A sermon by Thomas White
“To them who are the called according to his purpose.”—Romans 8:28.
The sacred scriptures are a Paradise, or “garden of delights.” This Epistle to the Romans is a most interesting and artful knot in that garden. This chapter is the richest division in that knot, furnished with sweetest flowers of consolation, antidoting the remnants of corruption that there are in our hearts, and the various afflictions that we meet with in the world. This verse that I have read unto you, is the fairest flower in that division: for, what can sooner revive a drooping soul, than to be assured that “all things shall work together for good?” “We,” saith the great apostle, “do not think, imagine, conjecture, but know, partly by divine revelation, partly by our own experience, that all things,—not only gifts, graces, ordinances; but all creatures, all providences, all changes, events, occurrences; even those things that appear most formidable; homo oppugnans, diabolus insidians, ‘the persecutions of men, the temptations of the devil,’—shall work, not singly and apart, it may be, but together, for good.”
For good! Yes; but it is unto those that be good. Hands off, wicked and profane wretches! You have no part nor lot in these heavenly consolations. Away, base swine, to your sties, to your muck and mire! These pearls are not for you. Out, ye dogs, to the garbage that lieth upon the dunghill! the children’s bread is not for you. “We know that all things shall work together for good to them that love God.” Why so? Because they are “the called according to his purpose.” So Pareus expoundeth the place; and with him I perfectly agree. That which God hath purposed, shall not be frustrated: “The Lord of hosts hath purposed, and who shall disannul it? and his hand is stretched out, and who shall turn it back?” (Isaiah 14:27.) What man will suffer his purposes, those purposes that he taketh up with best advice and most mature deliberation, to be disappointed, if he have power to accomplish them? The holy purposes of God,— as they are ordered and directed by infinite wisdom, so they have infinite power to bring them to pass: so that if I can say, “God hath a purpose to save me,” I may securely smile at all the attempts of men and devils against me; and if I can say, “God hath effectually called me,” I may be sure God hath chosen me, and hath a purpose to save me. For all the links in the golden chain of salvation are evenwrought, not one of them wider or narrower than another: if God have chosen, he will call; if God call, he hath chosen. Once more: if I can say, “I love God,” I may be sure I am called; for I cannot love God, except I have some acquaintance with him, some sense and experience of his love toward me. So, then, all our consolations are ultimately resolved into the “purpose” of God: this is the basis and foundation of them all. That purpose appeareth by our effectual calling; and that calling appeareth to be effectual by our love to God. Hence the conclusion is certain,—that “all things shall work together for good to them that love God, to them that are the called according to his purpose.”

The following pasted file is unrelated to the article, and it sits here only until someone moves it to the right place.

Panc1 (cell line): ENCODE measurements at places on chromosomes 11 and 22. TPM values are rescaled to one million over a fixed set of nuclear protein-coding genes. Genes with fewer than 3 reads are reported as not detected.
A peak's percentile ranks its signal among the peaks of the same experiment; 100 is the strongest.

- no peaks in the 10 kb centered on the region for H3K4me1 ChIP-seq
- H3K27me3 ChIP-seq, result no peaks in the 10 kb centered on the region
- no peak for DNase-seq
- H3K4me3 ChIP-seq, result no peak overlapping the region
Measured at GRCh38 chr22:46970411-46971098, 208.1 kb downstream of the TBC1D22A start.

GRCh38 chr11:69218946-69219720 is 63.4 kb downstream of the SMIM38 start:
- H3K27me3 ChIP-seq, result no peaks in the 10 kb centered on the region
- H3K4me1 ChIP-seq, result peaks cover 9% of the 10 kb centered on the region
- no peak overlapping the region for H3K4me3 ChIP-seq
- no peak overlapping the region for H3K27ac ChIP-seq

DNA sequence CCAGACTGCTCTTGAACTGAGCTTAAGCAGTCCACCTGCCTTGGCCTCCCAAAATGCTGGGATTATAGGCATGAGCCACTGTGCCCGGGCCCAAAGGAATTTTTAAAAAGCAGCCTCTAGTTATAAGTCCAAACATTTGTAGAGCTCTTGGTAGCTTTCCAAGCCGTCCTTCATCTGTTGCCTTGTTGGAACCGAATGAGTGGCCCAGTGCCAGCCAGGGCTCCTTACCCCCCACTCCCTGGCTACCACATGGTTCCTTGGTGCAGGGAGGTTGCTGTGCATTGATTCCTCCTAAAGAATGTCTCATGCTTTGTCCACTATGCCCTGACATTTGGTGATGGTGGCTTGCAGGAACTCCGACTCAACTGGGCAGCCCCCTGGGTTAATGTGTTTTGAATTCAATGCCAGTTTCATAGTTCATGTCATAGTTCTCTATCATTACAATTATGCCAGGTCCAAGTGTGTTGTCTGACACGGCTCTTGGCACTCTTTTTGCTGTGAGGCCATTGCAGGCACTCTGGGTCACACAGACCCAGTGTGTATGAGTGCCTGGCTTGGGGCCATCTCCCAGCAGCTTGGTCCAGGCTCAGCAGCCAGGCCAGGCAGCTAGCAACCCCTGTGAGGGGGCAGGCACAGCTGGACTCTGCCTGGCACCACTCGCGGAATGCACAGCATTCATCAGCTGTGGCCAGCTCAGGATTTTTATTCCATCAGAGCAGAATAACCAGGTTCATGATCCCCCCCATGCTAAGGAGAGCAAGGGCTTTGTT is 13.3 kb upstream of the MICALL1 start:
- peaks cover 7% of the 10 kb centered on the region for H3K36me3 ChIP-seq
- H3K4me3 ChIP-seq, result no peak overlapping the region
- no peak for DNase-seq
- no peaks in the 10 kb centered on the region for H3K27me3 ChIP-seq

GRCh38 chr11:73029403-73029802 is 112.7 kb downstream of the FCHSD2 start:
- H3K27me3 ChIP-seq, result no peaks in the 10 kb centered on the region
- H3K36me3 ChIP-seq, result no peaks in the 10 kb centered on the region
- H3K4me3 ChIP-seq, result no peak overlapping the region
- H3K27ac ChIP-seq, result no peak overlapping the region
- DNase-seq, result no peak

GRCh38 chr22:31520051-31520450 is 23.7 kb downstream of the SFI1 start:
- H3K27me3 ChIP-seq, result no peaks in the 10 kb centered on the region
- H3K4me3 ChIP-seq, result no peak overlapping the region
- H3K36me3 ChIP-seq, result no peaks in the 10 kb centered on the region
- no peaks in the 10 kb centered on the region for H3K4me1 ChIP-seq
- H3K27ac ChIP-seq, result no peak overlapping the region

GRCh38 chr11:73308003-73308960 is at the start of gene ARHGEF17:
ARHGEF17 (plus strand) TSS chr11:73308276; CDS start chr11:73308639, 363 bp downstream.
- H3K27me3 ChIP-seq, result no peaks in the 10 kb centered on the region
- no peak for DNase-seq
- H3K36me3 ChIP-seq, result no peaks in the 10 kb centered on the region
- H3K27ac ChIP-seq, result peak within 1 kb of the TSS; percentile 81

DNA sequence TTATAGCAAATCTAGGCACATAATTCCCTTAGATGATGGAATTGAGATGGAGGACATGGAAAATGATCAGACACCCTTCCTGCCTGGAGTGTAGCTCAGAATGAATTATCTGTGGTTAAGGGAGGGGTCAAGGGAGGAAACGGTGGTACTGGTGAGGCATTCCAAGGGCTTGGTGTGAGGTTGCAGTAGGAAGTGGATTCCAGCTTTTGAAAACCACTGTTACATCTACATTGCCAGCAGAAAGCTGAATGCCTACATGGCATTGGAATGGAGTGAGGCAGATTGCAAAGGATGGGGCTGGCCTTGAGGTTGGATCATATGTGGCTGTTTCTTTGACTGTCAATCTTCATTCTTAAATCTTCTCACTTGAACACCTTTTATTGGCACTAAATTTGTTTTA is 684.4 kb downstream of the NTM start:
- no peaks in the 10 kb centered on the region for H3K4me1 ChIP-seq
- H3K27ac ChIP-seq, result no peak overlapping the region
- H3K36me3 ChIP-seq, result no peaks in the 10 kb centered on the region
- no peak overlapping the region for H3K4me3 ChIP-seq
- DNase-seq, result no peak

But I forget myself. You have heard in former discourses, under what a sad, soul-killing disease poor man laboureth in his natural condition. You heard likewise of a sovereign remedy provided in the blood of Christ. I am now engaged to speak to the application of that remedy in our effectual calling. This effectual calling, according to St. Augustine, is ingressus ad salutem, our “entrance into a state of salvation;” the first step whereby God’s predestination descendeth to us, and we again ascend to the glory predestinated.